…AND THAT TAKES ME TO THE NEXT QUESTION, WHEN DID YOU KNOW IT WAS THE RIGHT TIME TO TAKE THE LEAP?
Truthfully, there will never be the perfect time to take the leap and if you wait, hoping for that moment, you’ll be waiting a very long time. But guess what? You don’t have to have it all figured out. All you have to do is think things through, come up with say a 6 month plan and be realistic about it. Do you know what you’re offering, do you have a client list, some contacts, a marketing strategy, social media platforms in place, do you know how to pitch yourself, what’s your plan B? Prepare, practice and then jump!
HOW DO YOU FIND NEW CLIENTS? DO YOU APPROACH SOMEONE OR IS IT JUST REFERRALS?
Hustle! Constantly. That’s what I spend at least 50% of my time doing. It involves a lot of networking, emails, being active on social media, updating my website, meeting local businesses, writing pitches and getting your name out on every platform imaginable.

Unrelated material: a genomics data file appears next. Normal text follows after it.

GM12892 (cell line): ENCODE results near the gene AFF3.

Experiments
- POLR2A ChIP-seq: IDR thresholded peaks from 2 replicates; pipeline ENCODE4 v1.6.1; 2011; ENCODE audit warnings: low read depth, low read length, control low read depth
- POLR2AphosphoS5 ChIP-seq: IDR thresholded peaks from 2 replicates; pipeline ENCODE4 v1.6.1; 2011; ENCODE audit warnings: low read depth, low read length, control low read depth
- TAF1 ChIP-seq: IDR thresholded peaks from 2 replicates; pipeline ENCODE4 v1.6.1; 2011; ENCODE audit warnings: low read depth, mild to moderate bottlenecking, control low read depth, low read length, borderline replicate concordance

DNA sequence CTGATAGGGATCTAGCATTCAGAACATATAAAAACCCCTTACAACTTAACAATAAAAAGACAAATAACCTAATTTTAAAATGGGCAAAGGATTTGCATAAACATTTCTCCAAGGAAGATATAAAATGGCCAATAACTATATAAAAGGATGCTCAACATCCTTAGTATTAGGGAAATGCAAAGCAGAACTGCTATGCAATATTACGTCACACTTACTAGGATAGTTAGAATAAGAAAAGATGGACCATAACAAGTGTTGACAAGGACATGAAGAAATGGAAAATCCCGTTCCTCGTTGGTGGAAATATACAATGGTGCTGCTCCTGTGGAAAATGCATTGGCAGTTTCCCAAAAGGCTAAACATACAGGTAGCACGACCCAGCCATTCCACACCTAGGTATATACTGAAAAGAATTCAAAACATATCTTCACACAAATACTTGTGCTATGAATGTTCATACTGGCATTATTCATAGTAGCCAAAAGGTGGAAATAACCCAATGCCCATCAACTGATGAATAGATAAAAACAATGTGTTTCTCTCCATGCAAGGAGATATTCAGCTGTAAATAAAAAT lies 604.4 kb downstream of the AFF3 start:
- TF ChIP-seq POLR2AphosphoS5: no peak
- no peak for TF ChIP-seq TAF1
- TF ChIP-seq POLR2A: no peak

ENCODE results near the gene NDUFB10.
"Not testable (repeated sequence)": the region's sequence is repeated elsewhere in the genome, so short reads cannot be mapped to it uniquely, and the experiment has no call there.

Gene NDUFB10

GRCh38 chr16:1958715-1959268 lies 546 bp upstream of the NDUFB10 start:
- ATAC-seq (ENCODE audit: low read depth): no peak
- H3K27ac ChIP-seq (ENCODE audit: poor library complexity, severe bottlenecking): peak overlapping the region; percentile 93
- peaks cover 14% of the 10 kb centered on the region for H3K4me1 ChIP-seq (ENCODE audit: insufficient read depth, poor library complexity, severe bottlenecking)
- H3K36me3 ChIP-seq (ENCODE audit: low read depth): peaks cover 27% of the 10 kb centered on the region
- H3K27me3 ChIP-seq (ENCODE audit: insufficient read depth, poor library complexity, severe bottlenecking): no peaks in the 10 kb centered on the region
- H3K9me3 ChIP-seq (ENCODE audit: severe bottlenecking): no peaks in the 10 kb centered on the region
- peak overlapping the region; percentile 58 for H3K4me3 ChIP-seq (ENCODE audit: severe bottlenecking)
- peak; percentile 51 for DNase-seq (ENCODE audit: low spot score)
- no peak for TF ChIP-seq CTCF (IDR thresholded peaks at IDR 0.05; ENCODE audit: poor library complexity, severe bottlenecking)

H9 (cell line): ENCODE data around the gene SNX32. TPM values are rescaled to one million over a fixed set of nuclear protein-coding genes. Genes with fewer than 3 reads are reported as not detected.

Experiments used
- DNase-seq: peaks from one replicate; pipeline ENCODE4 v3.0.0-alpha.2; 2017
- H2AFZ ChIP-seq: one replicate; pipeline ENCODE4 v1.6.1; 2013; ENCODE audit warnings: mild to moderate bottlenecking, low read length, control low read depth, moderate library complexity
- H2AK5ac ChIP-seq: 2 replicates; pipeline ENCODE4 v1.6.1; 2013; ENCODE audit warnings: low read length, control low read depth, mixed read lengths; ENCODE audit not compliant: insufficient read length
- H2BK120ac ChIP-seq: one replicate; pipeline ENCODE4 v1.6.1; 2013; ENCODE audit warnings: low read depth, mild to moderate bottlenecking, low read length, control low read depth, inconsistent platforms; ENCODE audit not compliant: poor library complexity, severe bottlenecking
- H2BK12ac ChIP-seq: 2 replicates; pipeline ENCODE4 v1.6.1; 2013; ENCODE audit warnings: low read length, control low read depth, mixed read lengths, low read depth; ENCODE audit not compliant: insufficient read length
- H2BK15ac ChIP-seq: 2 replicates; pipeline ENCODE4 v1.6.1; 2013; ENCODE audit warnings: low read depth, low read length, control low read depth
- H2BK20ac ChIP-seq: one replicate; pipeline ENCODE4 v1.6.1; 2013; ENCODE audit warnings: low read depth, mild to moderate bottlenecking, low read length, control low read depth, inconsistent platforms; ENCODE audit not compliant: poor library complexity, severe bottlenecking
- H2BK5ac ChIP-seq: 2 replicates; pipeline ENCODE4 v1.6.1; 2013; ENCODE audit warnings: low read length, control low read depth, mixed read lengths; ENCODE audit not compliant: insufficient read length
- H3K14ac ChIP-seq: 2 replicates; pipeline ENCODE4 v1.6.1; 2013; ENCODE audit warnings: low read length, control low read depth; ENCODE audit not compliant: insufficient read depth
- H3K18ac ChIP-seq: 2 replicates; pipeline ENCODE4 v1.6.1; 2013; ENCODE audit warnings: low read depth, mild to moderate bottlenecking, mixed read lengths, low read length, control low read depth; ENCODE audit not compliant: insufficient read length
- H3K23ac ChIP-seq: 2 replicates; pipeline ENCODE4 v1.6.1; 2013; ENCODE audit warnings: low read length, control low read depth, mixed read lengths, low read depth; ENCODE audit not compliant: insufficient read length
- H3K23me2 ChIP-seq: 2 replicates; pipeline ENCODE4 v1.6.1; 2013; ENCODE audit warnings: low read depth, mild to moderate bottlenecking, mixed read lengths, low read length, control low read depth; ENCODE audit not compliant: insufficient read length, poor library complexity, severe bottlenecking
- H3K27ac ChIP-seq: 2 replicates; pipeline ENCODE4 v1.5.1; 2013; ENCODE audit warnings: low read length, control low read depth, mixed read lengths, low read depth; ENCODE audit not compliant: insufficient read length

As previously mentioned, I am very lucky that I had an active social media presence and somewhat of an online community before taking the leap, as this has helped greatly with people approaching me. But I have also reached out to someone as soon as I know they’re looking for social media or content help and have quite a few referrals come through from past clients.
HOW DO YOU ORGANIzE YOUR WORK? DO INVOICING, PAY TAX?
If you had to see my Google calendar right now, you’d probably faint. But truthfully, there is no “trick” to this. It takes discipline and a lot of tracking everything, documenting everything and checking in regularly.
I also have Google spreadsheet upon Google spreadsheet for tracking income, expenses, clients for the month, the work that needs to be done for them, whom I’ve invoiced, who’s payed and so on. For once-off jobs (like photo shoots or consultations) I request a deposit to secure the day’s booking and send the invoice in full when I hand over the final content or once the consultation has been finished.